Tony Angell was born in Los Angeles in 1940, when the city had yet to expand and the hills and valleys surrounding the region were relatively wild and open.  Growing up in the San Fernando Valley he was given the freedom to roam the edges of the still free flowing Los Angeles River to hunt and fish.  Within a few years he was bicycling to the local beaches to surf and skin dive.  This early exposure to nature engendered in Angell an ever growing awe and respect for the native animals that he would encounter.  Collecting, and then drawing and painting the wildlife was a natural response to what he encountered in his explorations.

 
tony-angell-profile.jpg

By the mid 1950s, Southern California had changed dramatically from open pastoral areas to crowded communities with burgeoning light industries and all linked by a network of sprawling freeways.  The wilds Angell knew were disappearing almost overnight.   At 17 Angell received an athletic scholarship to the University of Washington that became his ticket to a region that still had ready links to healthy and diverse forest and marine environments.   While attending the University he completed his undergraduate and graduate work in the field of Speech Communications, all the while taking every opportunity to roam the wilds not far from the city of Seattle and compiling a stock of drawings based on his experience there.  

 

Angell taught high school and junior college communication courses and then assumed the position of state supervisor of environmental education in the office of the State Superintendent of Schools.  This work allowed him to continue to cultivate his understanding and appreciation of the region's natural diversity as he traveled extensively working with the state's educators.

 

From his childhood, Angell had kept and worked with animals including hawks and falcons that he had trained.  As an adult he continues to rehabilitate  wild species, particularly birds of prey and crows and ravens.  This intimate contact has provided the foundation of understanding for his artwork that is realized in his drawings, paintings, stone carvings and bronze sculptures.  

 

Angell and his wife, Lee Rolfe, have four daughters, Gilia, Bryony, Gavia and Larka.  The family has lived north of Seattle in Lake Forest Park for nearly half a century.  Their home itself has served a source of inspiration and outdoor studio for much of Angell's work as it is built along a salmon producing creek and adjacent to a forest still hosting nesting owls and hawks.  Here too are long tailed weasels, mink and coyote.  His working studio on Lopez Island in the Salish Sea is also a source of inspiration  where forest hawks nest on his property and peregrine falcons and bald eagles raise families above the nearby bays and inlets.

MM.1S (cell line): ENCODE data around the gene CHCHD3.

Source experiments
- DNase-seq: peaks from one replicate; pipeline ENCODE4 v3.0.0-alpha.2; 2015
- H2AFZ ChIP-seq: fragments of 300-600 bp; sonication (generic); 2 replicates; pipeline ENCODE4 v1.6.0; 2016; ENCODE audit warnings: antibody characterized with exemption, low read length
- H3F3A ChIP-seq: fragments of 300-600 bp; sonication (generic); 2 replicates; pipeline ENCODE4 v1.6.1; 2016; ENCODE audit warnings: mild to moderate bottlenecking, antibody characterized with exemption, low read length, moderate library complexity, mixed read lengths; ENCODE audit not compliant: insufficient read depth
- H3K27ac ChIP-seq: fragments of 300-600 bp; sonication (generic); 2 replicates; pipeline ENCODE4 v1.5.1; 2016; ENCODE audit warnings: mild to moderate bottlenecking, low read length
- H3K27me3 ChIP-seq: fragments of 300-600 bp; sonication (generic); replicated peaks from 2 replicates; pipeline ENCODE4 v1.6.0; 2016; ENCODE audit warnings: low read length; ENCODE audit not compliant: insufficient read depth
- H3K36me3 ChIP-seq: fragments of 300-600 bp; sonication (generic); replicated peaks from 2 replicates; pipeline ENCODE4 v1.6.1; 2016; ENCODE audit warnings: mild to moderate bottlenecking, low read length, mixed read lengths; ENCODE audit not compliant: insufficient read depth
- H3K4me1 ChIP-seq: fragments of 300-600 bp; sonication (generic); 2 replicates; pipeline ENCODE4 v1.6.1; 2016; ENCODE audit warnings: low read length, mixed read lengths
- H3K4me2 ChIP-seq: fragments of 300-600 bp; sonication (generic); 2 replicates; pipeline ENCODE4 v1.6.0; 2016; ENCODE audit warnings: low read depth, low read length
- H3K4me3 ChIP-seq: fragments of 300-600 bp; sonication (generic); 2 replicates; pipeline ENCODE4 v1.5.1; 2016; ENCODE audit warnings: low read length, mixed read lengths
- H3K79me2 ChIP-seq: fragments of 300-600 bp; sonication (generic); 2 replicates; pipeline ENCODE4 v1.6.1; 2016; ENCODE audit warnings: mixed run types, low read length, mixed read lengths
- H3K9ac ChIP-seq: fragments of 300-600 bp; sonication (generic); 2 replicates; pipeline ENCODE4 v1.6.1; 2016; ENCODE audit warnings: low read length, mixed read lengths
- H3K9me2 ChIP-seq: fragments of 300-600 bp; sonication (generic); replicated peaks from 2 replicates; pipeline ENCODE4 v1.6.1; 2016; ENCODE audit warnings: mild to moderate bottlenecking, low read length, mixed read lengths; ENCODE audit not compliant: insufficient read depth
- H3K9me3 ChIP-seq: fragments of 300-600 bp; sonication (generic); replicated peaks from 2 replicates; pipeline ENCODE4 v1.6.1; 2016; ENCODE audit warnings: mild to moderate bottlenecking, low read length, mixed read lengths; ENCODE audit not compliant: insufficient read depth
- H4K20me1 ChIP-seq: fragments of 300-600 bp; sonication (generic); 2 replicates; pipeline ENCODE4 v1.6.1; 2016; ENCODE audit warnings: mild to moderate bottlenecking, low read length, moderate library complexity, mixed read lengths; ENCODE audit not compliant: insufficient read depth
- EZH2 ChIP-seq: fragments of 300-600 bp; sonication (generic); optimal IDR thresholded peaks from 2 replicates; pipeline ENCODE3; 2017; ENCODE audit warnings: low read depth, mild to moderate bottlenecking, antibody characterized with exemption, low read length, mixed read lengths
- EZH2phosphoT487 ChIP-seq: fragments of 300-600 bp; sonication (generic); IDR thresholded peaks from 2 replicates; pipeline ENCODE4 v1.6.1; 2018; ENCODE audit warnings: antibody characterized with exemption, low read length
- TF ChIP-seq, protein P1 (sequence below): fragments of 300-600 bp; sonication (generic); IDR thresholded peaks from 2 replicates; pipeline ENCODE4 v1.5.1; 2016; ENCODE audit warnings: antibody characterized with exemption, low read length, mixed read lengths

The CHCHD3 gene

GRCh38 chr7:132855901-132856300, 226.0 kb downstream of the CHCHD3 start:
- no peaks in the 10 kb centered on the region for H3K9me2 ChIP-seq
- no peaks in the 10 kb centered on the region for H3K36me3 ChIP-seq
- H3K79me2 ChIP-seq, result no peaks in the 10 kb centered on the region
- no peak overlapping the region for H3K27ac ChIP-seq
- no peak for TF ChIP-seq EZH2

His first showing of his artworks were at Cornell University's Laboratory of Ornithology in Ithaca N.Y. and the James Ford Bell Museum in Minneapolis Minn. in the late 1960s.  In 1972, he held his first solo show at the Richard White Gallery, sharing the space with the established northwest artists, Morris Graves, George Tsutakawa, Kenneth Callahan and Guy Anderson to name a few. Maintaining this relationship, with what has now become the Foster/White Gallery, he has had regular showings of his drawings and sculpture for the past 44 years. Consult the book, Iridescent Light:  The Emergence of Northwest Art by Deloris Tarzan Ament for a full account of these northwest masters and Angell's association with them.

 

         Bronze ravens keeping watch at Mount Baker Ski Area in Washington.

         Bronze ravens keeping watch at Mount Baker Ski Area in Washington.

Among his many public commissions Angell includes the Seattle Woodland Park Zoo, The Seattle Aquarium, The City of Redmond, WA, the Mount Baker Ski Area (pictured to the left), Sleeping Lady in Leavenworth, WA and the public libraries of Bainbridge and Lopez Island.  His work is part of the Harborview Medical Center and the public collection of the Seattle Business Center.  His sculptural work is included in the collections of the Museum of Northwest Art, the Seattle Art Museum, The Frye Art Museum and the Tacoma Art Museum.  Cornell University has his paintings in their collections as does the Victoria and Albert Museum in London England.